such a one is house industries based in yorklyn, delaware.
regular inhabitors of these pixels will have read me make mention of these fellows on previous occasions, not least as the progenitors of the recently released vélo typeface and designers of richard sachs' corporate image. this latter function has extended not only as far as the frame colours for his cyclocross team, but to the team kit, including socks, with the temperature of saffron varied depending to which team member they belong. such is their current involvement with the world of the velocipede, that exhibits consisting of font-related clothing and vélo appliqued bicycles have appeared at rapha's cycle clubs across the pond.
a prominently featured item midst this cornucopia of type and bicycles is the exquisitely presented merino wool vélo jersey, with the word 'house' embroidered large on front and back, set in the vélo typeface. in my particular case, house industries were not only kind enough to send a jersey, but a strikingly original vélo cap and matching socks (from portland's the athletic community).
you would think, perhaps, that the jersey (produced by woolistic) was one more aimed at the leisure market, but i am here to immediately disavow you of that notion. though weather conditions (where has summer gone?) dictated that i match it with a pair of merino wool armwarmers, the house jersey fulfilled pretty much every function demanded of it. this stretched (if you'll pardon the pun) to the ubiquitous three rear pockets of which i required that they caretake a stowaway waterproof, a spare jersey for the mighty dave t (don't ask) an essentials case with coffee money and a digital camera as well as a musette in which to carry a bag of jumbo porridge oats on the way home.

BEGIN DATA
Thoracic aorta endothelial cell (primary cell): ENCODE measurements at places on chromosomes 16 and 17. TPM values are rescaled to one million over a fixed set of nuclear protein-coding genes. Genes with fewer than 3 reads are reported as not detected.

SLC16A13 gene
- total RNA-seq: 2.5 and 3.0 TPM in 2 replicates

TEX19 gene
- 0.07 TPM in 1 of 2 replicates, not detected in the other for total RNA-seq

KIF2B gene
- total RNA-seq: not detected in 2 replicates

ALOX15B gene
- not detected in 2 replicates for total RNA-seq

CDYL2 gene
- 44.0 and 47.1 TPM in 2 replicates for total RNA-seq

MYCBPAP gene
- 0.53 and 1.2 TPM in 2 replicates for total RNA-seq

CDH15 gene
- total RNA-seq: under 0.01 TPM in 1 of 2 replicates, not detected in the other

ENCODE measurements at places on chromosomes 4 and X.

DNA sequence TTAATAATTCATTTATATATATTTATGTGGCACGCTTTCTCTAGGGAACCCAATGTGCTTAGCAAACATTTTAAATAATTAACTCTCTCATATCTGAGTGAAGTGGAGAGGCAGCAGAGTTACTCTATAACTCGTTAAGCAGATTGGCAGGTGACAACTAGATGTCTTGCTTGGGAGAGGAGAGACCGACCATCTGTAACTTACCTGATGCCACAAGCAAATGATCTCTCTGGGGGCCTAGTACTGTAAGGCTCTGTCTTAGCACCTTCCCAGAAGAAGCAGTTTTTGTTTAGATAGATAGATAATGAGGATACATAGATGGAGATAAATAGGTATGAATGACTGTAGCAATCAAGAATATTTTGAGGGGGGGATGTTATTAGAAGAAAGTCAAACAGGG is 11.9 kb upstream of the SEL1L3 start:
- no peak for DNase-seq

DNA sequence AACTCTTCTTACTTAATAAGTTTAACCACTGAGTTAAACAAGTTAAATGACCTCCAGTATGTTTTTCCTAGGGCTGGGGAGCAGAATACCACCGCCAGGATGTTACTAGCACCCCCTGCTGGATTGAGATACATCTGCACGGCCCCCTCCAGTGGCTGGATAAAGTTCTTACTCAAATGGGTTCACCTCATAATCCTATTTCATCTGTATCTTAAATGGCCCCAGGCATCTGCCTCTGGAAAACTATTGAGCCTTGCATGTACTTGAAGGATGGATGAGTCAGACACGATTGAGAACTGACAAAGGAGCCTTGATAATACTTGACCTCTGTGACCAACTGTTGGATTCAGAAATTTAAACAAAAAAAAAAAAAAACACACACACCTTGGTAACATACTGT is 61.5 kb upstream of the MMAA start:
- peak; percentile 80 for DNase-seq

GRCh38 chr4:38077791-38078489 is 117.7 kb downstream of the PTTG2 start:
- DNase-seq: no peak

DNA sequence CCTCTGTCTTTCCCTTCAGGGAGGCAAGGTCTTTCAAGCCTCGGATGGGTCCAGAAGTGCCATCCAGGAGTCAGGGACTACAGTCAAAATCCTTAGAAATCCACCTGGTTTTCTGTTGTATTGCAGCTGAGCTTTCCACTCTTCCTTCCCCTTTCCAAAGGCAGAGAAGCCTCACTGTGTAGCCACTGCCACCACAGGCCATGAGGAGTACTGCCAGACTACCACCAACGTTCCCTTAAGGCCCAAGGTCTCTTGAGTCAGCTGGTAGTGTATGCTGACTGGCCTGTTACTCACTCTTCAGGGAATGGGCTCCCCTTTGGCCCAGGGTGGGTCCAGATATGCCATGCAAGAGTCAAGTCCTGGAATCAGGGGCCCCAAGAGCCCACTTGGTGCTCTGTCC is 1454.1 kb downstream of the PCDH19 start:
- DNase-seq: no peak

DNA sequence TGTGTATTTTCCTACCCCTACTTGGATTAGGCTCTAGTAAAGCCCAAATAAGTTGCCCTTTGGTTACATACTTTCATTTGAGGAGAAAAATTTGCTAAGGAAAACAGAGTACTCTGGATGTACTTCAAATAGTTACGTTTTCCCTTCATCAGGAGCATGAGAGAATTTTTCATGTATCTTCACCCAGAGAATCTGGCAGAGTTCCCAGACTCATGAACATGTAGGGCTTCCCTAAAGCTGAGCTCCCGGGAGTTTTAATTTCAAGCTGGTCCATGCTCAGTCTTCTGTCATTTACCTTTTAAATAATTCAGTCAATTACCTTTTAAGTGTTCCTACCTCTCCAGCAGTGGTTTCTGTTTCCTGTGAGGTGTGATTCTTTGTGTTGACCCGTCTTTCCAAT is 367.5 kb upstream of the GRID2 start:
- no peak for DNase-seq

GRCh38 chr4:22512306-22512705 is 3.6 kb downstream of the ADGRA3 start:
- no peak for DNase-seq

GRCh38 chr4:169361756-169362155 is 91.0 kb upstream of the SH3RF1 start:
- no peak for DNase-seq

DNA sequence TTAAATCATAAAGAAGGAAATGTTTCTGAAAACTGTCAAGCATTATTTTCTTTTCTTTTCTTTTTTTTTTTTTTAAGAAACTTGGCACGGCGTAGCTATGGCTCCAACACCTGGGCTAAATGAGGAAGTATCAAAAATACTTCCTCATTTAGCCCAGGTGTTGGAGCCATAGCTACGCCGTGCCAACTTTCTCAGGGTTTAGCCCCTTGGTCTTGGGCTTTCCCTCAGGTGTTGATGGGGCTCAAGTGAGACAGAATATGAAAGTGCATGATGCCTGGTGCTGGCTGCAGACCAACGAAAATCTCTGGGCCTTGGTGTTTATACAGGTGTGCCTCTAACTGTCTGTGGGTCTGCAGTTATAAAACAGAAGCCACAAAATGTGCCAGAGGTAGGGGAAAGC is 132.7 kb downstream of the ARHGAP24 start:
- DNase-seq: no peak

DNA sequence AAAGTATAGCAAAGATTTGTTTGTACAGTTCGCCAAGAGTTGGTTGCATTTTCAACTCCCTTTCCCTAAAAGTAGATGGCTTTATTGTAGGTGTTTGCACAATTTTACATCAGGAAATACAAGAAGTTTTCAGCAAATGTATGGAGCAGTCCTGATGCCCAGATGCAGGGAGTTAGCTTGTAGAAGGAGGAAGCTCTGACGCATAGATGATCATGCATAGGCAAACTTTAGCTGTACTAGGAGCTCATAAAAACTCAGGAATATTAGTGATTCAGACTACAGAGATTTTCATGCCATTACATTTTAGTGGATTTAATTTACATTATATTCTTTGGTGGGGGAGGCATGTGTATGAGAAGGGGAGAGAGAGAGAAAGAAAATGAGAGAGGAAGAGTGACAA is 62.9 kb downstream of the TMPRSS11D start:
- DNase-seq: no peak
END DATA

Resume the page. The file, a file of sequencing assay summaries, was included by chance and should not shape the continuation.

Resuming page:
for those who have covered their eyes or are cowering in the corner, no, such a bulky cargo did not stretch them to the point of shapelessness. in fact, devoid of its luggage, the jersey maintained a funky insouciance that i believe is more than likely to be conferred upon all who sail (ride) in it. the so-called euro size fitting of my medium sized example was quite impeccable. there is a time and place for the cutting edge of technical fabrics, but debbie's café on a saturday lunchtime is hardly it. house industries may hold a deserved reputation as a quality if quirky digital type foundry, but it's nice that they have seen fit to apply their typography in our particular direction in such a superb, yet understated style.
the house 'vélo' merino cycle jersey retails at $150 (approx £100), the italian made 'vélo' cap at $20 (approx £13) and the socks $25 (approx. £16). the vélo typeface can be downloaded direct from house industries at a cost of $275 (approx £181) licensed for up to ten machines and including a total of 16 fonts in various weights.
tuesday 02 june 2015..........................................................................................................................................................................................................